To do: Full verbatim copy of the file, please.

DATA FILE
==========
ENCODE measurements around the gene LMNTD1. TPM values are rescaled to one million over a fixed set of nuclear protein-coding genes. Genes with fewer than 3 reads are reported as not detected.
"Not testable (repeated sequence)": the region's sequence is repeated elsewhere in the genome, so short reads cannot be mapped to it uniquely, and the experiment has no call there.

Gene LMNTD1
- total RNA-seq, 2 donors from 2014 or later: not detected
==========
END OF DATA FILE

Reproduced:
ENCODE measurements around the gene LMNTD1. TPM values are rescaled to one million over a fixed set of nuclear protein-coding genes. Genes with fewer than 3 reads are reported as not detected.
"Not testable (repeated sequence)": the region's sequence is repeated elsewhere in the genome, so short reads cannot be mapped to it uniquely, and the experiment has no call there.

Gene LMNTD1
- total RNA-seq, 2 donors from 2014 or later: not detected